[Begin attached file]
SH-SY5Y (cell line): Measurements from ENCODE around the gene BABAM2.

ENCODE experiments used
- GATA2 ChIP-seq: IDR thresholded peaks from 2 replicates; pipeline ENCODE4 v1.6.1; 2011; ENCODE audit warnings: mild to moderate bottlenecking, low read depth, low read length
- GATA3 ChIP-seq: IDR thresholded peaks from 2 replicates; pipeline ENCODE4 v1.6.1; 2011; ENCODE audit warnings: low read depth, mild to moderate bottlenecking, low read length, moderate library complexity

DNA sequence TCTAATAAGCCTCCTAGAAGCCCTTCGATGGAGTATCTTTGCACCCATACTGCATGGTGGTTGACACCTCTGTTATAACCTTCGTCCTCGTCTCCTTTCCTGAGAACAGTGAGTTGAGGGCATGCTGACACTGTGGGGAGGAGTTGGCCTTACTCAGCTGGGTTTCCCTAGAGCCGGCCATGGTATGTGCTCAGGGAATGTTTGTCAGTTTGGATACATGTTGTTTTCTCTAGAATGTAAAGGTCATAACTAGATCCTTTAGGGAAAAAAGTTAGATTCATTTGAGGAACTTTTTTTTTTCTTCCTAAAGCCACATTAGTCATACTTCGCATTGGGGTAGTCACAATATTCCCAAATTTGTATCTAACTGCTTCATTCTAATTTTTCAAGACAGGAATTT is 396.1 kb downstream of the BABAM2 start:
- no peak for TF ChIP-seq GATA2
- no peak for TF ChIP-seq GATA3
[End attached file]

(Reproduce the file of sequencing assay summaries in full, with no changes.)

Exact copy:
SH-SY5Y (cell line): Measurements from ENCODE around the gene BABAM2.

ENCODE experiments used
- GATA2 ChIP-seq: IDR thresholded peaks from 2 replicates; pipeline ENCODE4 v1.6.1; 2011; ENCODE audit warnings: mild to moderate bottlenecking, low read depth, low read length
- GATA3 ChIP-seq: IDR thresholded peaks from 2 replicates; pipeline ENCODE4 v1.6.1; 2011; ENCODE audit warnings: low read depth, mild to moderate bottlenecking, low read length, moderate library complexity

DNA sequence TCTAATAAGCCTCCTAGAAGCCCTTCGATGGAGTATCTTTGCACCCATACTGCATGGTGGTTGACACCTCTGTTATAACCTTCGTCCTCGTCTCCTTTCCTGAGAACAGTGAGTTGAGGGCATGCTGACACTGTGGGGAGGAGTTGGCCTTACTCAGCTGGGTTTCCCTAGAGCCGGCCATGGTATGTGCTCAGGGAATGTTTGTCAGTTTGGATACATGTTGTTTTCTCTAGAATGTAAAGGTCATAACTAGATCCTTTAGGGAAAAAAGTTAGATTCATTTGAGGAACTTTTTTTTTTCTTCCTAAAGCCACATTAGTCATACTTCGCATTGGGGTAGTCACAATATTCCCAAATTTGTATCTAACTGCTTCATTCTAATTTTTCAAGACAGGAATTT is 396.1 kb downstream of the BABAM2 start:
- no peak for TF ChIP-seq GATA2
- no peak for TF ChIP-seq GATA3